How onerous and oppressive this can be largely depends on one's boss and company policy. Some employers have lots of onerous rules and few benefits, so that employees working for them feel like children at best. Others, like the company I work for as an employee, are very generous, either with pay, time off, or relaxed rules, or a combination of the three, and are very pleasant to work for. One can feel like they have the advantages of an independent contractor, with few of the disadvantages. Immediate bosses, too , can have an effect on this. I've worked for some bosses in the distant past that expected me to nearly read their minds! I was trying to make a filing system for one, but it turned out to be not what the boss wanted, but didn't explain well enough to me. And I was far from the only one who had problems with this boss, nor was I the one who had the most conflict with this boss.

Then, many of us who are, or were employees know that, when we're done with our job for the day and it's early, we cannot go home, the way a self employed person can. We have to "look busy", or ask for more work.

Then there's scheduling. If Billy has a little league game on Friday, his mom, Betty, the employee, has to ask if she can leave early that day if she wants to see her son play. If the boss says no, she's stuck.

Then there's vacations. Many an employee has been pressured to take less or none at all, and employees often have to fight each other , so to speak, to get the time off that they want. And sometimes, employees are actually called back to work from their not yet complete vacations when something comes up. This also applies to overtime, when employees are told on Friday just before quitting time, that they are expected to come in that weekend, regardless of whatever plans they've made.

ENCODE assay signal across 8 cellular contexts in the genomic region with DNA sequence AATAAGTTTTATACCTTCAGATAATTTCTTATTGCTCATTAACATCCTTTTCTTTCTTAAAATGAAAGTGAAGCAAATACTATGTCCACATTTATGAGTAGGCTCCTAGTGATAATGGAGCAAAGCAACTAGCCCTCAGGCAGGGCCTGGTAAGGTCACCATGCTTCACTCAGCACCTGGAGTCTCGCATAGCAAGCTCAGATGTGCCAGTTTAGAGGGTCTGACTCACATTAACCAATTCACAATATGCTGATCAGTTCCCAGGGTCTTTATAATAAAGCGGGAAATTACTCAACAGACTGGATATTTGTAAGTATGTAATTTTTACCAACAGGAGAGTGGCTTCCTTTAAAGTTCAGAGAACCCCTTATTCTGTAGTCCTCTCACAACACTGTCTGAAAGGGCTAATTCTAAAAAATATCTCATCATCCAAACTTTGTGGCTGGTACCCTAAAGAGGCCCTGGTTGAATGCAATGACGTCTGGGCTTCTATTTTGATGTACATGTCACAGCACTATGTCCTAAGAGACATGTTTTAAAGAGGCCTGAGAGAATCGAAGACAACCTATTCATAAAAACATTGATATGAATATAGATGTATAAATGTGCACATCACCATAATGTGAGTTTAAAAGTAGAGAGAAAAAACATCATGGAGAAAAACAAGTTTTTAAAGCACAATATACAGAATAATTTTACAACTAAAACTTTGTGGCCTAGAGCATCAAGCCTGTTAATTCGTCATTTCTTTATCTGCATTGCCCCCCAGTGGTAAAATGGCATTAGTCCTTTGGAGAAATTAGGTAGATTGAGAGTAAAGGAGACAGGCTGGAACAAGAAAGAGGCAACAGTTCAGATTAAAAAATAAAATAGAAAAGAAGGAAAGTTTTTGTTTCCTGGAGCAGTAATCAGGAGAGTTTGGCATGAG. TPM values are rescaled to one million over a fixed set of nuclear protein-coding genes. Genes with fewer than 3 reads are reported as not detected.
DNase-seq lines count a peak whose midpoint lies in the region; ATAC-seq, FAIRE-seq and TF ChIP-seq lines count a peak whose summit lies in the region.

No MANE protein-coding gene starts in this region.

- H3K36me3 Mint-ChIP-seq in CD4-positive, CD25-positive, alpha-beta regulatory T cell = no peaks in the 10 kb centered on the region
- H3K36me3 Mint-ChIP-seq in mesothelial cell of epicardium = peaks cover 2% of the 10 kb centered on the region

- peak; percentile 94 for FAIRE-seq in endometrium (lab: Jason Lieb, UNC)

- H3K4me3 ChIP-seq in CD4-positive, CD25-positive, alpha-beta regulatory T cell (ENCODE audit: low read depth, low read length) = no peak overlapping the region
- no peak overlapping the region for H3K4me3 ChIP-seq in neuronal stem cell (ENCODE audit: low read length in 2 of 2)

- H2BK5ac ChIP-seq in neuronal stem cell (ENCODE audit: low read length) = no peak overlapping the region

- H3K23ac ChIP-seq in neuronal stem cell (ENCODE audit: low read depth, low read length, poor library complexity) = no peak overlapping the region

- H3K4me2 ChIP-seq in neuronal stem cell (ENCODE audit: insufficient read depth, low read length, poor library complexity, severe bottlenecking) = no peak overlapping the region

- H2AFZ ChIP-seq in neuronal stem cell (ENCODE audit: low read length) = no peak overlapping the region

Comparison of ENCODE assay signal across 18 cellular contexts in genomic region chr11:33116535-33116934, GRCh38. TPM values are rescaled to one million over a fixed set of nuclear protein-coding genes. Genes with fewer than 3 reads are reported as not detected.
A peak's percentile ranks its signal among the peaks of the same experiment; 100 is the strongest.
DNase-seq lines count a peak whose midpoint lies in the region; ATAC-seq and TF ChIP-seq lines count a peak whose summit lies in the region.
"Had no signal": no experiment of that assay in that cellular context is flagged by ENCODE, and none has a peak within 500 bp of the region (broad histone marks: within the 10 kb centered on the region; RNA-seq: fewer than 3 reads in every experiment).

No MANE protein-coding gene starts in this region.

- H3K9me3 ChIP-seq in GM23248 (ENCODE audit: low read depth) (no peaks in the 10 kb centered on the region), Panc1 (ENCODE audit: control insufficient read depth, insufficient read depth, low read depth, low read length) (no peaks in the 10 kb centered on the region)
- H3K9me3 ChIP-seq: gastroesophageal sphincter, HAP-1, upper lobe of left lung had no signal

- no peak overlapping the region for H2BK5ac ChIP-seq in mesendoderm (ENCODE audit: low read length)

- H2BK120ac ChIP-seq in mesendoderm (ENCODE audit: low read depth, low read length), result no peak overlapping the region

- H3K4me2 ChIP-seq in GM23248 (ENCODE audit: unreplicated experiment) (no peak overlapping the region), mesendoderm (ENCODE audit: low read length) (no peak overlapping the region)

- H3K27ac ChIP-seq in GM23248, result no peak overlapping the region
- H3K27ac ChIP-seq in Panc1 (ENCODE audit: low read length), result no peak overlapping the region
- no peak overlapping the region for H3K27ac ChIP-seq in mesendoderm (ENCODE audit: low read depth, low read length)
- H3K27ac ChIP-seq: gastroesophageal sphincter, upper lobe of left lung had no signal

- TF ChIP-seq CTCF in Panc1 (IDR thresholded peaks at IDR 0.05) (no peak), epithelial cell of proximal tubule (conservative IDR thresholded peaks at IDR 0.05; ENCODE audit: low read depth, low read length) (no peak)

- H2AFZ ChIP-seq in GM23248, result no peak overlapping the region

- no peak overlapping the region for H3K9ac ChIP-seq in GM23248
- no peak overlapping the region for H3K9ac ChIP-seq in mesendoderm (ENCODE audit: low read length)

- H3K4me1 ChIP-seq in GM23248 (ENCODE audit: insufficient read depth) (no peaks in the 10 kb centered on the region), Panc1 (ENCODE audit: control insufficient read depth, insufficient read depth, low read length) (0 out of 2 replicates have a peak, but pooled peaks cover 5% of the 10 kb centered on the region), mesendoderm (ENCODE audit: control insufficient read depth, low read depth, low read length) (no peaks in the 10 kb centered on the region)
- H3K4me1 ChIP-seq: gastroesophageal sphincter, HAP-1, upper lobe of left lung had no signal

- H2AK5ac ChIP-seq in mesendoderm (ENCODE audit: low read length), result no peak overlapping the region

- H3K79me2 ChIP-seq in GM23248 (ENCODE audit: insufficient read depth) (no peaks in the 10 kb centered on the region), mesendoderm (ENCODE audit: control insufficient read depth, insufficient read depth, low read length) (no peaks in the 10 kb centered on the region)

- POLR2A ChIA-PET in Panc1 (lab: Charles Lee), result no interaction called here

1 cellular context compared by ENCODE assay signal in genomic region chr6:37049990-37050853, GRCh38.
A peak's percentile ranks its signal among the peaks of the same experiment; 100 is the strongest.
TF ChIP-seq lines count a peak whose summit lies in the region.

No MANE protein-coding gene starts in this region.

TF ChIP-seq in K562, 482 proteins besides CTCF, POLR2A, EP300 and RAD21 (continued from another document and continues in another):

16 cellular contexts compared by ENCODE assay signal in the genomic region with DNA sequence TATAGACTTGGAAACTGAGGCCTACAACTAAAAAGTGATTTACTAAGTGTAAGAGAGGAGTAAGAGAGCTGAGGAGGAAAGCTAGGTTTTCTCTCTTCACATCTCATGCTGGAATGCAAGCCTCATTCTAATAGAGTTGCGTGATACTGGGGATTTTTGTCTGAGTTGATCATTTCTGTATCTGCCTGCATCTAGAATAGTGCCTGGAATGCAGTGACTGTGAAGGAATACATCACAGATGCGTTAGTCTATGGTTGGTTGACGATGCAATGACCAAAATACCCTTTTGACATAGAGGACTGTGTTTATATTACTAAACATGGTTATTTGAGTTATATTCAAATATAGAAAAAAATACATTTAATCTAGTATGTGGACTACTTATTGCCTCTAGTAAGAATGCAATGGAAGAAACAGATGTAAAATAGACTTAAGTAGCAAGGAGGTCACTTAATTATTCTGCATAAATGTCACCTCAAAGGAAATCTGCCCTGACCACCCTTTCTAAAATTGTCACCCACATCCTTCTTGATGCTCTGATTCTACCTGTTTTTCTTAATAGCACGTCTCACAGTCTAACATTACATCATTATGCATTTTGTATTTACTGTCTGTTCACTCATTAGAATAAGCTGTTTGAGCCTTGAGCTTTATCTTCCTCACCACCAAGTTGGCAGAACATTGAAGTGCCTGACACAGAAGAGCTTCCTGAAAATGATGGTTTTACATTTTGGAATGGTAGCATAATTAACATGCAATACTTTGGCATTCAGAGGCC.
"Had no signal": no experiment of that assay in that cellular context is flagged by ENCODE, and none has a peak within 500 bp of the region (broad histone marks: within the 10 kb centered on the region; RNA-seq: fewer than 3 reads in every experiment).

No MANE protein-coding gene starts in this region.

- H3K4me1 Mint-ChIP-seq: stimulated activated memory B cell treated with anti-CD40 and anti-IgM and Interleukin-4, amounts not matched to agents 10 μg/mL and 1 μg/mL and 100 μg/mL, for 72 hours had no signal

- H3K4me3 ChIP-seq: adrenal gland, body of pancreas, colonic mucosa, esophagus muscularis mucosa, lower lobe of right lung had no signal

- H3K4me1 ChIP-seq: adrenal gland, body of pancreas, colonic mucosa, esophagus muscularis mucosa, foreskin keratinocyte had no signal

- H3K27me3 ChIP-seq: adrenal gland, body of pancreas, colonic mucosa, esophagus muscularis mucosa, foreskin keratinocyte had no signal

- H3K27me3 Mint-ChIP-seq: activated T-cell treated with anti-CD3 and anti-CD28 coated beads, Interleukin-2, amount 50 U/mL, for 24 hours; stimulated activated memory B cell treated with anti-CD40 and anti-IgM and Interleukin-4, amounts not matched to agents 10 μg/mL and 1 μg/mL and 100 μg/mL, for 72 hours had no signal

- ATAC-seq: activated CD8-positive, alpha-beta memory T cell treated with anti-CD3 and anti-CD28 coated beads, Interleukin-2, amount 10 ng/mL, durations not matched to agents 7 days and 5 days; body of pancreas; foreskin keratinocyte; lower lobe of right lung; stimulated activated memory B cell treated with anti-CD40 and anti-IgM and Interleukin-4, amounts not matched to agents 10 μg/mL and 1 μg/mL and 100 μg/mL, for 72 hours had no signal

Then, employees can be fired, and not only for cause, but for any reasons except discriminatory ones. So yes, if they show up and do their work, they'll get paid, but they can be let go at any time, no matter how the company is doing!

Again, this all depends on the employer and bosses. Many employees have these problems with their employers, and many don't.

So, lack of control is probably the main disadvantage of being an employee.

Independent Contractor Advantages:An independent contractor's main advantage is that they can do their job as they want to do it. Of course, independent contractors do all kinds of things, and some who use their services may try to exert more control over them at times, but generally, an independent contractor does the job his or her way, and when they're done, they can go home or wherever else they need to go. If they do a job regularly, such as delivering free publications, they likely can hang onto the job so long as they do it to the client's satisfaction. And, the client provides the work, once the contractor has been accepted. In my independent contracor job, which is to deliver free magazines, the magazines are provided, I do not pay for them. I pick them up and deliver them. And that's it. Though I can increase the number of stops, I don't necessarily have to, unless I start losing some for various reasons. In other words, I don't have to go 'searching' for work, it's provided. And, I never have to "look busy" once I'm done. Being paid by the job, I get paid the same whether I complete the route in 2 hours or 5 hours.

Independent Contractor Disadvantages: There are several disadvantages for independent contractors. One is taking time off. This is really a double edged sword, as, for me, I can take off without having to worry about 'company policy'. But, If I take off too often, I can be dropped. And, I do have to find someone who can do my route during that time. Also, I do not get paid when I don't work, as there is no 'paid vacation'.

An independent contractor is just that. Independent, which means they are not an employee, and they do not get benefits.

Luckily for me, there is another person who does my route when I take time off, and the person who deals with the route drivers knows this and contacts this person when I take time off. Again, as with employers, it depends on who the independent contractor is working with in this regard.

Then, the independent contractor must pay quarterly, or 'estimated' taxes. Now, they can avoid this if they also have a job, as an employee, where taxes are withheld, like I do. Then, they can either rely on their withholding if it's high enough, or they can still make the quarterly payments to boost their tax refund.